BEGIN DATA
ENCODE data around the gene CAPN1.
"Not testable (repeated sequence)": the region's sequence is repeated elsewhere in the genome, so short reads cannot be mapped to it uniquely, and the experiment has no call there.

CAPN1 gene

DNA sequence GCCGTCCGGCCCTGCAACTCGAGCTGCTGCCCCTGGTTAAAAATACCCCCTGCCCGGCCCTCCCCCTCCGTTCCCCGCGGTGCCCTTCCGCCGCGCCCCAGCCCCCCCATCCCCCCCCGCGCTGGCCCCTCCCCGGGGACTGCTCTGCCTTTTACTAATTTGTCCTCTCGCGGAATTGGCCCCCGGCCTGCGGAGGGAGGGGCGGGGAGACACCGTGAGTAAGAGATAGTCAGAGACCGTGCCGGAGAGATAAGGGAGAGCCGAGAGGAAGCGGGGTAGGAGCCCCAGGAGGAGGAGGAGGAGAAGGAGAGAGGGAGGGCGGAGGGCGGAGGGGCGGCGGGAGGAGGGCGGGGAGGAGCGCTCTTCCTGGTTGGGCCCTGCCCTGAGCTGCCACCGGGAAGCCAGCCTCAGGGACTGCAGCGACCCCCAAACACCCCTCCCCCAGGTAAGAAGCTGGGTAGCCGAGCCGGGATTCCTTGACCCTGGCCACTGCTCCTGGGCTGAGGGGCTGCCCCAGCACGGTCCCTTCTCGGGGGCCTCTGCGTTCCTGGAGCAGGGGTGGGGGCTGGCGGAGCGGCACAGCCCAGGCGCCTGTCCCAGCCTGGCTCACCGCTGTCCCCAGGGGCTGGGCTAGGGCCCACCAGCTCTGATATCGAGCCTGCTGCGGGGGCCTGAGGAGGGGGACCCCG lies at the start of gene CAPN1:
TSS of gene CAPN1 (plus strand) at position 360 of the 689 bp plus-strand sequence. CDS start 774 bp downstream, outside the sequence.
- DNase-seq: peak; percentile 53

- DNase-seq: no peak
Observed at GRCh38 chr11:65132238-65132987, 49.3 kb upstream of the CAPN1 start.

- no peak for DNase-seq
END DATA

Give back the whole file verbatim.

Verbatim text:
ENCODE data around the gene CAPN1.
"Not testable (repeated sequence)": the region's sequence is repeated elsewhere in the genome, so short reads cannot be mapped to it uniquely, and the experiment has no call there.

CAPN1 gene

DNA sequence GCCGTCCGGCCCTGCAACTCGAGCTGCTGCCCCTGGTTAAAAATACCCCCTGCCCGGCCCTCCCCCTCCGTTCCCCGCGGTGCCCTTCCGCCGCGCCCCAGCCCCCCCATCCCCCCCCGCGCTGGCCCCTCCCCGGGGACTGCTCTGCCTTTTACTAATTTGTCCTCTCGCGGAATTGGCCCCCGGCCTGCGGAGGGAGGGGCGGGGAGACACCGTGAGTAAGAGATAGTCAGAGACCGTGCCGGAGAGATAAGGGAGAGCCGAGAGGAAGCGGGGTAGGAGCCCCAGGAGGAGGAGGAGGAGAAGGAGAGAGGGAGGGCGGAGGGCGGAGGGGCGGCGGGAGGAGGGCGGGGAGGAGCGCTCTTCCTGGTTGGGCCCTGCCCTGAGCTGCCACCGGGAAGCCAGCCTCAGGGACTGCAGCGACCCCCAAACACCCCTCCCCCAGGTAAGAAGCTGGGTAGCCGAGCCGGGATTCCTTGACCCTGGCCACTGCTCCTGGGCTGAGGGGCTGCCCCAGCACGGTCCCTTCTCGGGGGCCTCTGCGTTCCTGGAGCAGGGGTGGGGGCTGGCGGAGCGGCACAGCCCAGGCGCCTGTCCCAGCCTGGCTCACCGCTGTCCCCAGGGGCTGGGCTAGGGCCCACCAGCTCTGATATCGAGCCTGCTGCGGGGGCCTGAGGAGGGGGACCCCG lies at the start of gene CAPN1:
TSS of gene CAPN1 (plus strand) at position 360 of the 689 bp plus-strand sequence. CDS start 774 bp downstream, outside the sequence.
- DNase-seq: peak; percentile 53

- DNase-seq: no peak
Observed at GRCh38 chr11:65132238-65132987, 49.3 kb upstream of the CAPN1 start.

- no peak for DNase-seq